|The first excerpt represents the past or something you must release, and is drawn from Ten Years Later by Alexandre Dumas:
fainting. Montalais was not malicious enough to rejoice
extravagantly at her victory, or to overwhelm the conquered
enemy, particularly when that enemy was the mother of her
friend; she used then, but did not abuse, her triumph.
Malicorne was less generous; he assumed noble poses in his
fauteuil, and stretched himself out with a familiarity
which, two hours earlier, would have drawn upon him threats
of a caning.
"Maid of honor to the young madame!" repeated Madame de
Saint-Remy, still but half convinced.
"Yes, madame, and through the protection of M. Malicorne,
Ten Years Later
|The second excerpt represents the present or the deciding factor of the moment, and is drawn from The Kreutzer Sonata by Leo Tolstoy:
things even of greater value belonging to others found their way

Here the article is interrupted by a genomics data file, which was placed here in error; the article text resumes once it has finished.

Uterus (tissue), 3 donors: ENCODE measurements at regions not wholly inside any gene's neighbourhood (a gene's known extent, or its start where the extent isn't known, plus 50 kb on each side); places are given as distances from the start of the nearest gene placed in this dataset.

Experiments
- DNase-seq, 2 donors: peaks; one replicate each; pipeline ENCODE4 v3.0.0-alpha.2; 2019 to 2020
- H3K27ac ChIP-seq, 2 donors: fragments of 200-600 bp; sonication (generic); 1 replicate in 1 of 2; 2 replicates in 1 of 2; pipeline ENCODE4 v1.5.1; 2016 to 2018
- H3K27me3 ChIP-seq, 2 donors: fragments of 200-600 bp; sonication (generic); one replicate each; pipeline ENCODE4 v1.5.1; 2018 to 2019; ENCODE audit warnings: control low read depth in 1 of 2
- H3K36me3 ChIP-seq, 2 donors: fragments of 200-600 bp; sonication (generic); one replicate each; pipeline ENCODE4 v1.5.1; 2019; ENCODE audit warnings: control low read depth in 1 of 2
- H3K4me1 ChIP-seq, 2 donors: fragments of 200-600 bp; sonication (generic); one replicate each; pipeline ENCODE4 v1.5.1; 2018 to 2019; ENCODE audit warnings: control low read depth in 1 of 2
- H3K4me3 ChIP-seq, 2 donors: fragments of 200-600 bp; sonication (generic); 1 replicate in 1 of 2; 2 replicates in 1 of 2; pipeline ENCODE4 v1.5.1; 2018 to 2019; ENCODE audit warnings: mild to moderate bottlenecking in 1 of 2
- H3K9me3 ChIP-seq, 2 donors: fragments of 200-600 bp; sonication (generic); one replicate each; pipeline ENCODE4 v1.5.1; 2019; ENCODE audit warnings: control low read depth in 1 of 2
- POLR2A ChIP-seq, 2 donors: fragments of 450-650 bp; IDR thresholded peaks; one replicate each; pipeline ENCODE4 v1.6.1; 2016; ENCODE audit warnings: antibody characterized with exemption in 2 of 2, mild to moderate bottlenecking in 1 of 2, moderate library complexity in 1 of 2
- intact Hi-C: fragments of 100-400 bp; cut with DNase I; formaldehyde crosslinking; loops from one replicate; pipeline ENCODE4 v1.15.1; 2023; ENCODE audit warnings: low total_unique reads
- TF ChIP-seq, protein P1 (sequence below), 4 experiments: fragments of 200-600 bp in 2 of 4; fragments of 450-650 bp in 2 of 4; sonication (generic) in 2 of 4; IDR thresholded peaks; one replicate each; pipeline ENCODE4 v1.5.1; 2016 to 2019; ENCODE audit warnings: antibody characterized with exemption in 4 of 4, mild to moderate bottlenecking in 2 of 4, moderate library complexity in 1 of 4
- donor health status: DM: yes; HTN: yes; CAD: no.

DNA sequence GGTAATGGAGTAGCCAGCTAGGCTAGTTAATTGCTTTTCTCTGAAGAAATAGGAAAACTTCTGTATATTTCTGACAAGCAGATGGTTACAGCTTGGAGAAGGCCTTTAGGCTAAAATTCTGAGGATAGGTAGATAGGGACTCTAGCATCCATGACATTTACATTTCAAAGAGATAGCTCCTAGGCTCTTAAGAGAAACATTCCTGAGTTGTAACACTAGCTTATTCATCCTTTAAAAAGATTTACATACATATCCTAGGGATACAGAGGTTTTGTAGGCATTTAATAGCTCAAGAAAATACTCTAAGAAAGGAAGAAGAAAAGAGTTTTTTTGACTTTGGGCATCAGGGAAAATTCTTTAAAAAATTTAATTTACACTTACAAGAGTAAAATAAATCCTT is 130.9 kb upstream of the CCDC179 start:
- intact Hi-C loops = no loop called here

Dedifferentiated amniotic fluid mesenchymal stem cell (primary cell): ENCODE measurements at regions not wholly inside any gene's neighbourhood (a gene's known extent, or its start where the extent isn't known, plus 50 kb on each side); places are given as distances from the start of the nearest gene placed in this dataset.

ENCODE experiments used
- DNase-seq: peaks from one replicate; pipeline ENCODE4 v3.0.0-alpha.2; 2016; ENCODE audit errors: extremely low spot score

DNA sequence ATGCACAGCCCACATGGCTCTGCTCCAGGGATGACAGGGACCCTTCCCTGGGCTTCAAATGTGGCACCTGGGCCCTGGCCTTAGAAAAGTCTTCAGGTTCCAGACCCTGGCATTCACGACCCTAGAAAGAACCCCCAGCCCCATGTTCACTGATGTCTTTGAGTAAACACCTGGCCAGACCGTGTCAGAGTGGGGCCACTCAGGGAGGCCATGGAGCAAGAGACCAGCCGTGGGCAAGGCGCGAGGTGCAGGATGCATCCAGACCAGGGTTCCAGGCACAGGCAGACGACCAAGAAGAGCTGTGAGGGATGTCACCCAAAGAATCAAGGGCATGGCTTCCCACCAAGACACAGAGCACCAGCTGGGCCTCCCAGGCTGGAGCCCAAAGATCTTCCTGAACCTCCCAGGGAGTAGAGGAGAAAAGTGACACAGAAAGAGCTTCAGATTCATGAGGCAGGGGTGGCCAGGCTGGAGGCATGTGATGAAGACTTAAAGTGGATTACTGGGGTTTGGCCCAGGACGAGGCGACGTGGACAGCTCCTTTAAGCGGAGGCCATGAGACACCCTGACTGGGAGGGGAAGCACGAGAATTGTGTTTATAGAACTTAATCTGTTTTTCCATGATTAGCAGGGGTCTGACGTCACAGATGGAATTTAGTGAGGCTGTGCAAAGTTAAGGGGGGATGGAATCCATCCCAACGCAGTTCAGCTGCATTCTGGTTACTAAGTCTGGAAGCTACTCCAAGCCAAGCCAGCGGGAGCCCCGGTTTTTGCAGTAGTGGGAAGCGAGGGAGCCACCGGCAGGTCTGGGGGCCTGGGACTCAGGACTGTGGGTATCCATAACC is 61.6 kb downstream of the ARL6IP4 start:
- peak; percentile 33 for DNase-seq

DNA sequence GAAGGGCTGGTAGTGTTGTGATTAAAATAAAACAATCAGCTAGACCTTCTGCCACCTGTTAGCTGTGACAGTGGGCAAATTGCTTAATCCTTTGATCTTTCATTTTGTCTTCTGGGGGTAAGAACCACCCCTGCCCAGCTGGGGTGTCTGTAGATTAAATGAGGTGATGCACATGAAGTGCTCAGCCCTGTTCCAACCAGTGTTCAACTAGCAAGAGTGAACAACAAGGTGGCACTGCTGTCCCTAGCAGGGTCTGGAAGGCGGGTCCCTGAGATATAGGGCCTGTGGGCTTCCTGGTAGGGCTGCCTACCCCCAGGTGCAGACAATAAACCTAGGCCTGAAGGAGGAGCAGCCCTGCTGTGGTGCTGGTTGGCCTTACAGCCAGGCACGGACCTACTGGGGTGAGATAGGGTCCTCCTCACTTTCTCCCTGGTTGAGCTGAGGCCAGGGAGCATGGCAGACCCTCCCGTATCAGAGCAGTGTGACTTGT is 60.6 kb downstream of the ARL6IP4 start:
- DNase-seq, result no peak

with remarkable rapidity and in great quantities to Polikey's
home. He did not, however, keep such things for his own use, but
sold them whenever he could find a purchaser. His payment
consisted chiefly of whiskey, though sometimes he received cash.
This sort of employment, as his neighbors said, was both light
and profitable; it required neither education nor labor. It had
one drawback, however, which was calculated to reconcile his
victims to their losses: Though he could for a time have all his
needs supplied without expending either labor or money, there was
always the possibility of his methods being discovered; and this
The Kreutzer Sonata
|The third excerpt represents the future or something you must embrace, and is drawn from Pierrette by Honore de Balzac:
sold his house in Provins to Monsieur Julliard. The sale proved to the
minds of all how little the Tiphaines thought of Provins. Vinet was
right; Vinet had been a true prophet. These things had great influence
on the question of Pierrette's guardianship.
Thus the dreadful martyrdom brutally inflicted on the poor child by
two imbecile tyrants (which led, through its consequences, to the
terrible operation of trepanning, performed by Monsieur Martener under
the advice of Doctor Bianchon),--all this horrible drama reduced to
judicial form was left to float in the vile mess called in legal
parlance the calendar. The case was made to drag through the delays
and the interminable labyrinths of the law, by the shufflings of an